22 Goldberg Facts –Within 6 months she uses another art dealer to offer to sell the mosaics to the Getty for $20 million. –The curator, Marion True, contacted Cyprus to see if these were the missing mosaics.

23 Goldberg Due diligence analysis –Upon discovering the theft, Cyprus had Contacted UNESCO Contacted museums and curators Contacted embassies and consulates Corresponded with Byzantine experts Advertised in journals

24 Goldberg Conclusion: –Due diligence was met –Goldberg must return the mosaics to Cyprus

25 Goldberg: Analysis under Swiss Law Swiss law requires the purchaser to act “in good faith” There is NO good faith if an honest and careful purchaser in the particular circumstances would have had DOUBTS with respect the the capacity of the seller to transfer property rights Mrs. Goldberg should have had doubts

26 Facts suggesting doubts The art came from an occupied country and the seller was of the nationality of the occupier The art had been part of a building She knew nothing about the seller Haste She paid $1.08 million and asked for $20 million in 6 months There was no record of the calls

27 Monet:”Wheat fields of 1881” Cleveland Museum of Art

28 Deweerth v. Baldinger Facts –1945: A Monet painting, Champs de Blé à Vétheuil, went missing from DeWeerth’s sister’s home at which American soldiers were stationed in World War II –1946: DeWeerth tried to locate the painting** –1956: Wildenstein and Co. had consignment of the painting from an art dealer in Geneva –1957: Wildenstein sold the painting to Baldinger for $30,900 –1957 and 1970: the painting was exhibited in NY –1982: DeWeerth located the painting (now worth $500,000) and demanded its return, suing in Federal Court in NY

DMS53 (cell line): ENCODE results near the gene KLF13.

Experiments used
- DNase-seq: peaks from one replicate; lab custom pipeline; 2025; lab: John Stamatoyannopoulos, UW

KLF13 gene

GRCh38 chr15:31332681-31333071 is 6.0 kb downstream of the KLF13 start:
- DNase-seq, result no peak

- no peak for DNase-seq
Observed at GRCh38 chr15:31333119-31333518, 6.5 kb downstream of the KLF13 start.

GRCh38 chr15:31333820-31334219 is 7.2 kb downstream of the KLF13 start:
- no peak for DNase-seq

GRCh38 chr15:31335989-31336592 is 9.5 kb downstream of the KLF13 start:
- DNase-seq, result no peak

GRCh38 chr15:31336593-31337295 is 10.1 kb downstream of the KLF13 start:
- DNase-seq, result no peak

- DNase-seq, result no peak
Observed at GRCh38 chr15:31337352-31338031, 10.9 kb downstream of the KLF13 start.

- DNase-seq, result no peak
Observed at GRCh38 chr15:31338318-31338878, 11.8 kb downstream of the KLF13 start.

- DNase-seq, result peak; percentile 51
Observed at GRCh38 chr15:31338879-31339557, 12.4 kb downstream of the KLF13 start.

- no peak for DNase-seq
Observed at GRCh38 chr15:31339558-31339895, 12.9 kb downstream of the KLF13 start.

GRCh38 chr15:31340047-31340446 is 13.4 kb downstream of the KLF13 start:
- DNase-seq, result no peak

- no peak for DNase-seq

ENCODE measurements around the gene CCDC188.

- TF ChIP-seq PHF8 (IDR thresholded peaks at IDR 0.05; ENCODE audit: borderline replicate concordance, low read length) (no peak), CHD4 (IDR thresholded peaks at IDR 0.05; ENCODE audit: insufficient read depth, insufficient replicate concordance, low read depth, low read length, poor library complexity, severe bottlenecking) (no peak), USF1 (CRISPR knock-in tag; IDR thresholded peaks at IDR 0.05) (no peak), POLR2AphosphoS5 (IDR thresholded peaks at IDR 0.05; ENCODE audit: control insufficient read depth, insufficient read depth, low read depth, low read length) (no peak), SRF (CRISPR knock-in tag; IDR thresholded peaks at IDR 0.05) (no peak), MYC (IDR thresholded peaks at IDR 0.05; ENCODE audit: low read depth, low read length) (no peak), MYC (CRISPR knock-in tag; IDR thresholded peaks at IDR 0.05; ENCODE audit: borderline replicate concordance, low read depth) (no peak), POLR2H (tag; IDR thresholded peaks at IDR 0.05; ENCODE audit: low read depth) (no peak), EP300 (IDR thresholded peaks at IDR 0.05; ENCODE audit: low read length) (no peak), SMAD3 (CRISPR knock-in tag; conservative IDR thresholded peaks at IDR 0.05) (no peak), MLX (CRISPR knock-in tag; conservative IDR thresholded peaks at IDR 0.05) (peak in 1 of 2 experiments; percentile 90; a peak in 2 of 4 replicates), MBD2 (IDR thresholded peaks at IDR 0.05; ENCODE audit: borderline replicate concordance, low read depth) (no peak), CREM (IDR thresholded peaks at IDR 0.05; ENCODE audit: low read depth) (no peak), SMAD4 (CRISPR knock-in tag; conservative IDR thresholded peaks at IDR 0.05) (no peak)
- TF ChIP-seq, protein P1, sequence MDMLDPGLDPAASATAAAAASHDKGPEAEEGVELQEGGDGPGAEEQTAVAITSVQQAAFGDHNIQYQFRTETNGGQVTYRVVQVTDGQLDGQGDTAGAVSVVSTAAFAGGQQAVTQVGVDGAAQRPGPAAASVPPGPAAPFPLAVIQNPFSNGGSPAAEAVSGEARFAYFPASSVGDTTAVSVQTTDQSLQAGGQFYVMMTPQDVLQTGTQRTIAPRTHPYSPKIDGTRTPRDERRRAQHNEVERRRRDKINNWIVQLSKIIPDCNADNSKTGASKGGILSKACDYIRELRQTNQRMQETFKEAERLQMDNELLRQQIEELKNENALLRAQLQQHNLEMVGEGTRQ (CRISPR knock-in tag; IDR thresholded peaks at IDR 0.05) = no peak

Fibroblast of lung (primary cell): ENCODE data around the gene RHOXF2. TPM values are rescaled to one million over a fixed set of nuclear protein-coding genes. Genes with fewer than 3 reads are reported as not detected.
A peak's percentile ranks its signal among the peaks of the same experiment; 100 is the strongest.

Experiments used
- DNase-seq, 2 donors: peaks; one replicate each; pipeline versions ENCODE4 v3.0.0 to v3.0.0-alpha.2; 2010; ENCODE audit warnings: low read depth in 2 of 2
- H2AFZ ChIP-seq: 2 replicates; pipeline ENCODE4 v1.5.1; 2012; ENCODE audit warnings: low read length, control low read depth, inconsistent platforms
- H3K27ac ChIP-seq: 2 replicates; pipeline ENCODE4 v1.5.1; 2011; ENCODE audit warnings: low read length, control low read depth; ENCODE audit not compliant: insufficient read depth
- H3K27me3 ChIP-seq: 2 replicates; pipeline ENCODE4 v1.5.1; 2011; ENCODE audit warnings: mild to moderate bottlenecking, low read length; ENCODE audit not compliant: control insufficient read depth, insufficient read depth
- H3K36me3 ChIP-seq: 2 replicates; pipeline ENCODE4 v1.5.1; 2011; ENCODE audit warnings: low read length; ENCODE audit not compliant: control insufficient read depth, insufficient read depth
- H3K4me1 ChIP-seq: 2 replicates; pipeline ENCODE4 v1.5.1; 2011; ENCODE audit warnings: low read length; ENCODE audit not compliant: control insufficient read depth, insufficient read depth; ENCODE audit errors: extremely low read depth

29 Deweerth v. Baldinger Due diligence analysis** –What DeWeerth did 1946: DeWeerth filed a (standard form) report with the military government in Bonn-Cologne 1948: DeWeerth wrote to an attorney regarding the insurance claim (not covered) 1955: DeWeerth sent a photo of the painting to an expert in Medieval painting and he did not begin a search 1957: DeWeerth sent a list of missing art to the West german FBI..... 1981: DeWeerth’s nephew located the painting using Catalogue Raisonné in a 3 day investigation

30 Deweerth v. Baldinger Due diligence analysis** –What DeWeerth did not do Contact agencies (German and American) whose task was to locate stolen art after the war Publicize in stolen art journals Continue the investigation between 1957 and 1981 (when there were 2 exhibits in NY) Consult Catalogue Raisonné In short, DeWeerth did not do the things which were most likely to be successful

31 Deweerth v. Baldinger Due diligence analysis –Conclusion: There was no due diligence. –Baldinger gets to keep the painting –Affirmed on appeal The (Federal) Court of Appeals for the Second Circuit affirms, This court notes that the highest state court in NY had not ruled on “due diligence” and GUESSES that it would choose to apply a due diligence analysis

32 Reproduction of “The Cattle Dealer”

33 Guggenheim v. Lubell Facts –About 1965: the Guggenheim concluded that the watercolor study for the oil painting by Chagall, “Le Marchand de Bestiaux”, was “missing” –1967: Lubell purchased the work from a Madison Ave. art dealer for $17,000 –1967: red flag-- the bill of sale noted the work once belonged to a person suspected of being a thief –1970: The Guggenheim conducted an inventory and confirmed the work’s disappearance –1980’s: Lubell sent the work for appraisal at Southebys and it was recognized as the missing work –The Museum sued in state court for its return

34 Guggenheim v. Lubell Due diligence –What the museum did Looked inside the walls of the building on 5th Ave. at 89th Street